As individual Christians and as a church we are invited into Lent to engage in prayer and reflection on the meaning, purpose, and promise of our lives as children of God. Like Jesus, the church is asked to stand in the wilderness, with temptation and wild beasts on one side and attending angels on the other, and to recognize and rely on the voice of God and of the Spirit to lead us through to renewed relationship with God and one another. The Lenten season gives us the chance to move beyond the conventions and pretenses to which we cling and behind which we often hide in our lives with God, and to experience in their place, the intensity of a walk with God in the wilderness. Lent is a journey. You cannot leap from baptism to resurrection without going through the wilderness just as the people of Israel could not get to the promised land without passing through the same. Let’s not avoid Lent because of its challenges but rather embrace it as the path to deeper faith and more abundant life.
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Last week the President brought the virtue of loyalty into the public discourse. Loyalty is a common virtue that most of us hold in high esteem. However, loyalty always has an antecedent. There is always something to which we pledge our loyalty. As Christians we have an ultimate loyalty to God following in the way of Christ. Of course we have other appropriate loyalties too: to our church, families, spouses, and friends. But Luke reminds us that families divided against each other and in the midst of division were to remember their ultimate loyalties. This informs how I see issues in the political arena as well. When the President asks for loyalty from a civil servant who has a higher loyalty (to the Constitution) it puts public servants between a rock and a hard place. The same is true in the church. In the Presbyterian Church our constitution requires that members remain free of any obstacles to faithfulness to God. It is one of the reasons we have checks and balances in church government too. We govern without affording any one person the right to be a final authority. Our loyalty being to Christ, in prayer and conversation we seek the will of God together by consensus or majority. Even in the minority we do not ask people to violate their loyalties to Christ. The church only works when all members seek together to be representative of the Will of God. That is the nature of being Christ’s body in the world. All parts working together, equally valued and equally humble.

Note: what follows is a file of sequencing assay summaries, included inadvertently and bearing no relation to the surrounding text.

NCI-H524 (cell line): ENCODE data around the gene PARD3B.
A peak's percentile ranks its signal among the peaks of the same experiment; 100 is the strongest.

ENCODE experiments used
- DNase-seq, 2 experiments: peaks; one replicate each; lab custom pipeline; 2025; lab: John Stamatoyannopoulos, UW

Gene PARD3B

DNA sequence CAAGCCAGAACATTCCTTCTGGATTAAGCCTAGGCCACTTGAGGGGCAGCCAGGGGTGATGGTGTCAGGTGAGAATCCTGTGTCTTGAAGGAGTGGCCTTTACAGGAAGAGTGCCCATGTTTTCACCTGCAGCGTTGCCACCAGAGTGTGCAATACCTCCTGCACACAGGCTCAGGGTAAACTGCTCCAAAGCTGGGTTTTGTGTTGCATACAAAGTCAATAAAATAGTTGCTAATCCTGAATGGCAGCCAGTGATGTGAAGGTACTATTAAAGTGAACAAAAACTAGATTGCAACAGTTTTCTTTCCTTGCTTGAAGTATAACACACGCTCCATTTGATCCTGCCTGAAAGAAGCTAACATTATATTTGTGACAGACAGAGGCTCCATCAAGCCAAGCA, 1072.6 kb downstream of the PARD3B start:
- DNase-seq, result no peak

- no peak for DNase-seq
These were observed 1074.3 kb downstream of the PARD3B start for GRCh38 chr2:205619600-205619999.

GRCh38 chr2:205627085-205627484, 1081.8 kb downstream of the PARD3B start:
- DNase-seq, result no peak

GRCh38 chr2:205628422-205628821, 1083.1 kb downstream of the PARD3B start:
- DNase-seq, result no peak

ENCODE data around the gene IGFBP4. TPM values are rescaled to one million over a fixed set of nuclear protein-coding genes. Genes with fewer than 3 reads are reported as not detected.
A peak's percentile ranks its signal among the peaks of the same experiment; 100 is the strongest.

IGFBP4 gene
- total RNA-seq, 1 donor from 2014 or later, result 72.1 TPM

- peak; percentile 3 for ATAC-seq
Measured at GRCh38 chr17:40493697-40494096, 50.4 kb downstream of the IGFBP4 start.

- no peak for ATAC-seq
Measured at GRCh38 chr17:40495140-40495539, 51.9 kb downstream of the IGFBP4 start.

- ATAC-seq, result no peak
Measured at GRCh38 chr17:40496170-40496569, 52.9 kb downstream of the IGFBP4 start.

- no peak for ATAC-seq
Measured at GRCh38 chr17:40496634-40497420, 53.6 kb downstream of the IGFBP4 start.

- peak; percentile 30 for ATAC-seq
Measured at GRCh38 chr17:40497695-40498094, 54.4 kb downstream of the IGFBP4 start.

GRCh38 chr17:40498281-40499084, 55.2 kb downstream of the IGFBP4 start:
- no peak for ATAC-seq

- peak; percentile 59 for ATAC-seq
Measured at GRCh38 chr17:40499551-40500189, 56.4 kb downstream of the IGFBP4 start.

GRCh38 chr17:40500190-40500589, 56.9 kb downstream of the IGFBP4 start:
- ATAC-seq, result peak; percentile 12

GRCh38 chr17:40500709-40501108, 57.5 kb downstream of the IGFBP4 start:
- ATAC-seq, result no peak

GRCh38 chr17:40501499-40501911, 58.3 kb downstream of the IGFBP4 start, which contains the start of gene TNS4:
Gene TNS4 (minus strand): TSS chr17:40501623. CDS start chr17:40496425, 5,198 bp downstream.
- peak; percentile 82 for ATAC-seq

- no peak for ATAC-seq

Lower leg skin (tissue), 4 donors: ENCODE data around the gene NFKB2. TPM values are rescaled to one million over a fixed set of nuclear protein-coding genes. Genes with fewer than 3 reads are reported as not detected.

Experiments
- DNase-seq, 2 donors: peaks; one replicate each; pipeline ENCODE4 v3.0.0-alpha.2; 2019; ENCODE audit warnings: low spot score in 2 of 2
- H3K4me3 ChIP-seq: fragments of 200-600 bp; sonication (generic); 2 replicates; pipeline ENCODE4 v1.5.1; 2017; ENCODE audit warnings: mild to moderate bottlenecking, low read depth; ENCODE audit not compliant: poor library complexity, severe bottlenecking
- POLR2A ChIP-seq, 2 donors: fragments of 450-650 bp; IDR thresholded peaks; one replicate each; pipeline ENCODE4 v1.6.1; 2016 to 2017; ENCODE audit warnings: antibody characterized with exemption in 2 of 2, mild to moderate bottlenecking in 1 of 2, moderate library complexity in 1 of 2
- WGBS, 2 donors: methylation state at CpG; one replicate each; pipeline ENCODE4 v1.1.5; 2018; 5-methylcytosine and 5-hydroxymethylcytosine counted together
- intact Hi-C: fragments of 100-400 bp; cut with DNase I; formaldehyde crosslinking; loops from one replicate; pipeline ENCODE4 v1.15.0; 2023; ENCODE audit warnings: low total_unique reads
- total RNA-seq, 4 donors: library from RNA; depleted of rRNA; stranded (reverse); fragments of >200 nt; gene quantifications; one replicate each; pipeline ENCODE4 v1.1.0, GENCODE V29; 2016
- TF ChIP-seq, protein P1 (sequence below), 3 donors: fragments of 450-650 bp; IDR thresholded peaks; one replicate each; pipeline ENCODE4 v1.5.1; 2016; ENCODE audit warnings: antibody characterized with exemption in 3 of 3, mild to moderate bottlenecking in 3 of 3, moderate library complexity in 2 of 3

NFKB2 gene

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We have moved our website from CentralEguene.org to CentralEugene.church. This site is designed primarily for those who are seeking information about the church instead of a venue for current church programs. Yes we have a calendar of events on the first page but if you want more detailed information or reminders of meetings please call the church office and get on our “What’s Happening at Central” email list. It comes out every Monday with all the meetings and updated information. This email list also offers special events and opportunities that might interest you. On our Facebook page we respond to current events, share pictures and thoughts about church events and share prayer requests. You can find us at www.facebook.com/centraleugene. If you would like to speak to one of the pastors please call the church office at 541-345-8724